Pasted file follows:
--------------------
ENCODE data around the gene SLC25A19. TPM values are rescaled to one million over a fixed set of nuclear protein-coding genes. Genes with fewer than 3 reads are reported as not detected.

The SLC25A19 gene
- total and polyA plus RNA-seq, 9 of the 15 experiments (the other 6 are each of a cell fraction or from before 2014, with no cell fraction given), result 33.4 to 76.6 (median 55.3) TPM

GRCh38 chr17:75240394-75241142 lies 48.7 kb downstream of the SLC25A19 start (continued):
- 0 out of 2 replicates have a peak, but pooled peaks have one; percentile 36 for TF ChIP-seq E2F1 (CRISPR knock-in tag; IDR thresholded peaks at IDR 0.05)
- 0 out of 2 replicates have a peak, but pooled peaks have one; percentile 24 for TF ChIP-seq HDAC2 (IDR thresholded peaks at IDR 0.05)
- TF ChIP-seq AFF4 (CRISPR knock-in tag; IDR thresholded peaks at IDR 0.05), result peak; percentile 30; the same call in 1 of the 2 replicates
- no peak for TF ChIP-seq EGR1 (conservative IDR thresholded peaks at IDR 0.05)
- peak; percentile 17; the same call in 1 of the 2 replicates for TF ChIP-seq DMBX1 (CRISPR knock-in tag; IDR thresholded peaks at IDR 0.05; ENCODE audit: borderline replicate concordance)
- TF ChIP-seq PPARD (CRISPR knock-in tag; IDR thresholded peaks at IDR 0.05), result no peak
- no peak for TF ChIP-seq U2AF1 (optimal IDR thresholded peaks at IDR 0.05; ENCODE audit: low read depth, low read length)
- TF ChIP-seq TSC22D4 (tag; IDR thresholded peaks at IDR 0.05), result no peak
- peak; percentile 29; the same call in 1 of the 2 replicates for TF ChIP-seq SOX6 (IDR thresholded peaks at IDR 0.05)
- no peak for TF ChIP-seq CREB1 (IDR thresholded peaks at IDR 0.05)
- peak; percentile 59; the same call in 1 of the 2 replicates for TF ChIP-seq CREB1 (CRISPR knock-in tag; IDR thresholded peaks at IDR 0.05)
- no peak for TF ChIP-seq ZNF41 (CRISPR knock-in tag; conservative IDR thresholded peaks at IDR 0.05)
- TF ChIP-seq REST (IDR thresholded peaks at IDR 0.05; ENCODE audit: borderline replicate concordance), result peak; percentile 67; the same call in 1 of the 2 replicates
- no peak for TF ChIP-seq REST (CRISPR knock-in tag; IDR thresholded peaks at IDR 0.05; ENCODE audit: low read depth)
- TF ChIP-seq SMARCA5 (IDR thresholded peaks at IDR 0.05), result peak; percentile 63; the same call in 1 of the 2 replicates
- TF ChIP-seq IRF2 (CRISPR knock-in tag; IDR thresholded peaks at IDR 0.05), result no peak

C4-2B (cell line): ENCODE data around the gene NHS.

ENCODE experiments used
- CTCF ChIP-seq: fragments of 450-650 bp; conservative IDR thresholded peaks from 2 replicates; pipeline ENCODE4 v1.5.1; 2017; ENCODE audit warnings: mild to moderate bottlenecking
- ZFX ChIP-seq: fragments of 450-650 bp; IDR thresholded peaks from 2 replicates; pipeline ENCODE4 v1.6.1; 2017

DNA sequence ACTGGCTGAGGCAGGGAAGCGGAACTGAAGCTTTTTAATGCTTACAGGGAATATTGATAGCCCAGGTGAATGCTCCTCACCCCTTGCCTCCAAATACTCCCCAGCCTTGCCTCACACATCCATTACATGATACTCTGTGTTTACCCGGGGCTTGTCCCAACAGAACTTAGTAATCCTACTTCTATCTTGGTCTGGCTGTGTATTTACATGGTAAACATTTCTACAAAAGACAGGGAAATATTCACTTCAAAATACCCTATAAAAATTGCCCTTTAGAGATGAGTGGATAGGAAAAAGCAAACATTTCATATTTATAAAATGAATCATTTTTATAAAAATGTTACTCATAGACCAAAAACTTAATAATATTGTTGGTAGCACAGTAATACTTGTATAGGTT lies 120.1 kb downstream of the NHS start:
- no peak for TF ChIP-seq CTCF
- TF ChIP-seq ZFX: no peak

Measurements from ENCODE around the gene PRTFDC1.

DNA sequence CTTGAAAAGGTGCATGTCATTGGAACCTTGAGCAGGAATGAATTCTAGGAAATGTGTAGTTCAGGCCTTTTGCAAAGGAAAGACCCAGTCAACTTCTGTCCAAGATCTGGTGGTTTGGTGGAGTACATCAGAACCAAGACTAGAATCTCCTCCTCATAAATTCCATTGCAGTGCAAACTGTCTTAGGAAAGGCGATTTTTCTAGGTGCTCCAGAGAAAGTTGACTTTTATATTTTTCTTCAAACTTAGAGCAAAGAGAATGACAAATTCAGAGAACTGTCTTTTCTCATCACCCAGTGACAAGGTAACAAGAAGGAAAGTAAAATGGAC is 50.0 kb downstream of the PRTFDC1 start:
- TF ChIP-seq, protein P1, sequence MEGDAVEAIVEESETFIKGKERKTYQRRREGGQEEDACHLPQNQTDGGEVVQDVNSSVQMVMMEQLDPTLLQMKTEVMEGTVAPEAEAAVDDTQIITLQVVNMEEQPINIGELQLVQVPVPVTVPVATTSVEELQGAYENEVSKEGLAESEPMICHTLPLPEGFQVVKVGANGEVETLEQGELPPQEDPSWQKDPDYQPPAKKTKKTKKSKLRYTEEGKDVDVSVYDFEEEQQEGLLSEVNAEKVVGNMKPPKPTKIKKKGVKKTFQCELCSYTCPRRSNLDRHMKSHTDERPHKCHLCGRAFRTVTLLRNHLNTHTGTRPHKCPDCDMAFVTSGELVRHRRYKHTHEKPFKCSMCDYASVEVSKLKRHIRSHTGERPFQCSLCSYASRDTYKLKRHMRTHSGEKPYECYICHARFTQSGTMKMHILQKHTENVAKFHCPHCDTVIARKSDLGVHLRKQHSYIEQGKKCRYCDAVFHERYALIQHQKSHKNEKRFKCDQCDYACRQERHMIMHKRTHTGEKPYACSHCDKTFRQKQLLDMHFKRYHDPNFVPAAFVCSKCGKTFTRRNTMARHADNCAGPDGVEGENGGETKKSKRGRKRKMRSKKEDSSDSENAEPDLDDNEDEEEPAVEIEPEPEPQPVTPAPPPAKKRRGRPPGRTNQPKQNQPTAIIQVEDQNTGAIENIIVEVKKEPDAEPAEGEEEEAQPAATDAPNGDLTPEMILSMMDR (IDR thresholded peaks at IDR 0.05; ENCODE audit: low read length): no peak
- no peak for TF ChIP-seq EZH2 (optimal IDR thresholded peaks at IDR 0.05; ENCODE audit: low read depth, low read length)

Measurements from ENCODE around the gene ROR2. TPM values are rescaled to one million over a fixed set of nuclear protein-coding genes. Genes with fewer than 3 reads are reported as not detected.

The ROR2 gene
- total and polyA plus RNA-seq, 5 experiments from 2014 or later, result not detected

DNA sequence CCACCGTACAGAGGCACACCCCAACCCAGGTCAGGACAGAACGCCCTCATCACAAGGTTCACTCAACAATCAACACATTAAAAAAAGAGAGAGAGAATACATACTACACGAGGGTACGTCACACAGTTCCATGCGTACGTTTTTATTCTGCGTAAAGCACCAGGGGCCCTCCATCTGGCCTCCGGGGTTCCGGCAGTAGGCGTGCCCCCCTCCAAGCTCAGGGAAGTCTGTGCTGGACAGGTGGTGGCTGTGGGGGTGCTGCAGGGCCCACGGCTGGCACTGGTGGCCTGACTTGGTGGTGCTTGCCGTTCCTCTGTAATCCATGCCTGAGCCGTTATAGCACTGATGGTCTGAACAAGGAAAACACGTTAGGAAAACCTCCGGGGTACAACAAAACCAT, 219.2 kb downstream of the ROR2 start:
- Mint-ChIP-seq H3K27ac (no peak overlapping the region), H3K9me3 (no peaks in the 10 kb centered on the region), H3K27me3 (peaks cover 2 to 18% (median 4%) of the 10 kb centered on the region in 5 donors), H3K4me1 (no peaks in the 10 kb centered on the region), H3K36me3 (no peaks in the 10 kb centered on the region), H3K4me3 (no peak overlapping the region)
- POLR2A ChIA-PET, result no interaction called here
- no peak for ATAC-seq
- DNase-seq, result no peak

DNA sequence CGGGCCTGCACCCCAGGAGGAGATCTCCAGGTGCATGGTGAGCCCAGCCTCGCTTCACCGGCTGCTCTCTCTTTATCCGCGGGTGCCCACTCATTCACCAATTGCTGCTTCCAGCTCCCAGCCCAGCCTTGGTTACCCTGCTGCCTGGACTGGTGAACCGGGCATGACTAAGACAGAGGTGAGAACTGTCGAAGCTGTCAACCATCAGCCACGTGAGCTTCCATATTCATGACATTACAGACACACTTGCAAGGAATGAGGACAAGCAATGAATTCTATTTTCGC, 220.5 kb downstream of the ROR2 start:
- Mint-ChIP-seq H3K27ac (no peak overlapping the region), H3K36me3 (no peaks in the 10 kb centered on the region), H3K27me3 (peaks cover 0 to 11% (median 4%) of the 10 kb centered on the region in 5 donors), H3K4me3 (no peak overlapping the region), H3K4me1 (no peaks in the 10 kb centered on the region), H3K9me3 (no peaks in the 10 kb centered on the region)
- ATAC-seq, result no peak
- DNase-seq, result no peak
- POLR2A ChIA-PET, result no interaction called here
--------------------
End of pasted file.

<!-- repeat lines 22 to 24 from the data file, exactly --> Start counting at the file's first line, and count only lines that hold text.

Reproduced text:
ENCODE experiments used
- CTCF ChIP-seq: fragments of 450-650 bp; conservative IDR thresholded peaks from 2 replicates; pipeline ENCODE4 v1.5.1; 2017; ENCODE audit warnings: mild to moderate bottlenecking
- ZFX ChIP-seq: fragments of 450-650 bp; IDR thresholded peaks from 2 replicates; pipeline ENCODE4 v1.6.1; 2017